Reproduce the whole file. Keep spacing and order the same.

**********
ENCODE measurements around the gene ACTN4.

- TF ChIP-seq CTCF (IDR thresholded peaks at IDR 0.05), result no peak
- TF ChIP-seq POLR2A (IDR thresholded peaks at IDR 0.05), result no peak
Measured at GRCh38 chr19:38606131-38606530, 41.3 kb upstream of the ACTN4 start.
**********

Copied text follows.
ENCODE measurements around the gene ACTN4.

- TF ChIP-seq CTCF (IDR thresholded peaks at IDR 0.05), result no peak
- TF ChIP-seq POLR2A (IDR thresholded peaks at IDR 0.05), result no peak
Measured at GRCh38 chr19:38606131-38606530, 41.3 kb upstream of the ACTN4 start.